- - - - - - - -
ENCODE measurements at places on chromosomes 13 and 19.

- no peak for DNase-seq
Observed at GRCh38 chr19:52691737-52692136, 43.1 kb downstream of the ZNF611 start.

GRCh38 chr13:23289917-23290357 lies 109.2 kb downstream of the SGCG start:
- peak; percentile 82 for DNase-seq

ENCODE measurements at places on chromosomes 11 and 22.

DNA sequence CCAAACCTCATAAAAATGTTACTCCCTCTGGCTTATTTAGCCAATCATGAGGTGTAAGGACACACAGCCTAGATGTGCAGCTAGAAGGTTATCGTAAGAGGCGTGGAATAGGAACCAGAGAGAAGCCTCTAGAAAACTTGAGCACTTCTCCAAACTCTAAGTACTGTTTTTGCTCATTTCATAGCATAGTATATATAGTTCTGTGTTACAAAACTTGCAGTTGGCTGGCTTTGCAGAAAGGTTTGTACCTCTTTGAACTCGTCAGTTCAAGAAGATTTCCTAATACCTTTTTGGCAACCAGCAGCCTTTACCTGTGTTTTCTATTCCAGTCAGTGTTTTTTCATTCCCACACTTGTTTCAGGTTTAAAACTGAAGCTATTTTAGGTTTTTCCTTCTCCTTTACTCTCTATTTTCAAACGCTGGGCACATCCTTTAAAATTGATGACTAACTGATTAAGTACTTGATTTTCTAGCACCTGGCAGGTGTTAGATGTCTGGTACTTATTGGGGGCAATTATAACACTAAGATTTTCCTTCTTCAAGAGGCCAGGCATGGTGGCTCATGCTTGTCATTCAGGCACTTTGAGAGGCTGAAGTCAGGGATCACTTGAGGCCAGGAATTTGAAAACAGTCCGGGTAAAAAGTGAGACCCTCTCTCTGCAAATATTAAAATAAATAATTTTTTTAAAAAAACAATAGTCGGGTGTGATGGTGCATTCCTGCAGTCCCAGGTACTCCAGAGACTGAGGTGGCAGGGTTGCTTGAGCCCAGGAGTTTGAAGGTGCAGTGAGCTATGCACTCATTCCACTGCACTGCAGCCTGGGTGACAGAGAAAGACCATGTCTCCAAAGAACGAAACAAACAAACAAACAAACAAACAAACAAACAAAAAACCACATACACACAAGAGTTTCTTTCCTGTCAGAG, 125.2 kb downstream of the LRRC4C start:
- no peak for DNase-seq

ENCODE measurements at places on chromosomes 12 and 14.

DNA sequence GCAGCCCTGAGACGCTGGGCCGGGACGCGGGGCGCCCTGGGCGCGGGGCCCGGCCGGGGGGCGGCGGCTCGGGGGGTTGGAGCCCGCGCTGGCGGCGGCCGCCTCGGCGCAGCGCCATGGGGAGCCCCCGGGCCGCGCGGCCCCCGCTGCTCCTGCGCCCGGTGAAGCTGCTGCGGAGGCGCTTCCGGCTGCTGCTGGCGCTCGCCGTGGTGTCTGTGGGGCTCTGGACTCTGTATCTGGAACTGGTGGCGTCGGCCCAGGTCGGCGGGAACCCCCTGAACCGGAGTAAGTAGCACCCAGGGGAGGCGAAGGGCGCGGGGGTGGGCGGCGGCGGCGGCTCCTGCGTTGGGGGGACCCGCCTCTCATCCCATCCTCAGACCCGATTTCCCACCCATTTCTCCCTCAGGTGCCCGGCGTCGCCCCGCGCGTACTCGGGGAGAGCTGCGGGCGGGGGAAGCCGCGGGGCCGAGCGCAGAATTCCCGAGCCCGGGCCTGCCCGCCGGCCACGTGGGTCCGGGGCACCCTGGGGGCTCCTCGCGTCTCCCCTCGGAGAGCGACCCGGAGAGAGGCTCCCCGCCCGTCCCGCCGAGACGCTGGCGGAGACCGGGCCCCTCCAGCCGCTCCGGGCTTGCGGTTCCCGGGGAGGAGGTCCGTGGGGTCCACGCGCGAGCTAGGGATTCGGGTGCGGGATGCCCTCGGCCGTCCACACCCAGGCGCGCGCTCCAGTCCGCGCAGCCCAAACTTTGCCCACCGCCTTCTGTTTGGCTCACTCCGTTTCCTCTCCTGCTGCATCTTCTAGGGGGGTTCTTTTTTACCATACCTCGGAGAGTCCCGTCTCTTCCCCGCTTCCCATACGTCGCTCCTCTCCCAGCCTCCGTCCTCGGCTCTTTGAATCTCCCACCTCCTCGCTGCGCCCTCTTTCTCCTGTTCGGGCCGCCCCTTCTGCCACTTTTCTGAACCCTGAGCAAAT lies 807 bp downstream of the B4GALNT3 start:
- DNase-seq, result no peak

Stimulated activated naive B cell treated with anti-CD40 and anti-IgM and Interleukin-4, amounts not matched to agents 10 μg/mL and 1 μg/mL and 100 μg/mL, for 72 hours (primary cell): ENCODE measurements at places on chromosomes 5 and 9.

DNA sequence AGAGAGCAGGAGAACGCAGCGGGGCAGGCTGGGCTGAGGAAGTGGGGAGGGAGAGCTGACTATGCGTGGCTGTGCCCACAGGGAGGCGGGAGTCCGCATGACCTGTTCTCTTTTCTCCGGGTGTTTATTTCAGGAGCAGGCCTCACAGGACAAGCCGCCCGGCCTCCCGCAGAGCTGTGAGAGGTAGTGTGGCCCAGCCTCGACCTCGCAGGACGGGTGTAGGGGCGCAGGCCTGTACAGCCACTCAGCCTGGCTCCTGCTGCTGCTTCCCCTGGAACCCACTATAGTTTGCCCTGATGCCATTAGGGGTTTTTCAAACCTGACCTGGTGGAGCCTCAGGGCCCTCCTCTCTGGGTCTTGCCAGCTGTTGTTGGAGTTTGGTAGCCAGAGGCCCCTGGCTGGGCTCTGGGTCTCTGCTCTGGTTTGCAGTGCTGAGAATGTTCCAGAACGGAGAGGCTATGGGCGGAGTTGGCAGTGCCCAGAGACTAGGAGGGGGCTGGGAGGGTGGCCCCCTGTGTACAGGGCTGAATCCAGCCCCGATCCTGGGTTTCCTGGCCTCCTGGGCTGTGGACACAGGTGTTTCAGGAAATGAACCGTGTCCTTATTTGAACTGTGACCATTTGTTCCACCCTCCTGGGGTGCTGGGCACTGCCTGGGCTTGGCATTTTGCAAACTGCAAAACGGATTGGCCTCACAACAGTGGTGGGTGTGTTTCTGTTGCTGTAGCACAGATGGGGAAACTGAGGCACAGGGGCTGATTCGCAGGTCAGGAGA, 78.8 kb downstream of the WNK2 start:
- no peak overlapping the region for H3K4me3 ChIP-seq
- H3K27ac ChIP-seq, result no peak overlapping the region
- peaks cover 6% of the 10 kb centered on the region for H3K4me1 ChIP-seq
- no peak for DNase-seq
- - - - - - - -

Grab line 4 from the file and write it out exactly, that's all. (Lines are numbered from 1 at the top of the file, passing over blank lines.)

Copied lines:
GRCh38 chr13:23289917-23290357 lies 109.2 kb downstream of the SGCG start: